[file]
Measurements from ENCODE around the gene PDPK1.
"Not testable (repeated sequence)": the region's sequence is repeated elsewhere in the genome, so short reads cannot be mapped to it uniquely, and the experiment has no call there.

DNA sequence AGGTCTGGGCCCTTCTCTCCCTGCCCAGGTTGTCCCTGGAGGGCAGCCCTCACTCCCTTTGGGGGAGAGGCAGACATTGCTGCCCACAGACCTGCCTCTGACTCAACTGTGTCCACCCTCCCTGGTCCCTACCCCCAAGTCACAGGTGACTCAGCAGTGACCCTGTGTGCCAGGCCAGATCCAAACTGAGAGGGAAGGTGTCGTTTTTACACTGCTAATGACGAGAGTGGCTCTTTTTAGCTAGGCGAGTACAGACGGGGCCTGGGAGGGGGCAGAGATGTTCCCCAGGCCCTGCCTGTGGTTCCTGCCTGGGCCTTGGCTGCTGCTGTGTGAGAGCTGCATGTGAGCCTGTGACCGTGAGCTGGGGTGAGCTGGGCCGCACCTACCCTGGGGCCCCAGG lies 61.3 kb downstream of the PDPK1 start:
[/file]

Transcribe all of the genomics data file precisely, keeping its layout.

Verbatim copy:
Measurements from ENCODE around the gene PDPK1.
"Not testable (repeated sequence)": the region's sequence is repeated elsewhere in the genome, so short reads cannot be mapped to it uniquely, and the experiment has no call there.

DNA sequence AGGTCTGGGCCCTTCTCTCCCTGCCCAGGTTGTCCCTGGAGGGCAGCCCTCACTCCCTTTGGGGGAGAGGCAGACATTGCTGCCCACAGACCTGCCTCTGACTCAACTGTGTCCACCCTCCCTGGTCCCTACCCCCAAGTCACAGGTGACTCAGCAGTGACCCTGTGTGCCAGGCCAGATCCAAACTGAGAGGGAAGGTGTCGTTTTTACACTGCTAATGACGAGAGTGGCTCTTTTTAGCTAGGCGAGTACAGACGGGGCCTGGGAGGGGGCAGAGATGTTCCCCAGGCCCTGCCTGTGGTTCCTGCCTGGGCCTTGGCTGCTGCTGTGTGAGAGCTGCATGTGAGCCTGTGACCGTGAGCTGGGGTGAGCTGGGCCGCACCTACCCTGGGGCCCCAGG lies 61.3 kb downstream of the PDPK1 start: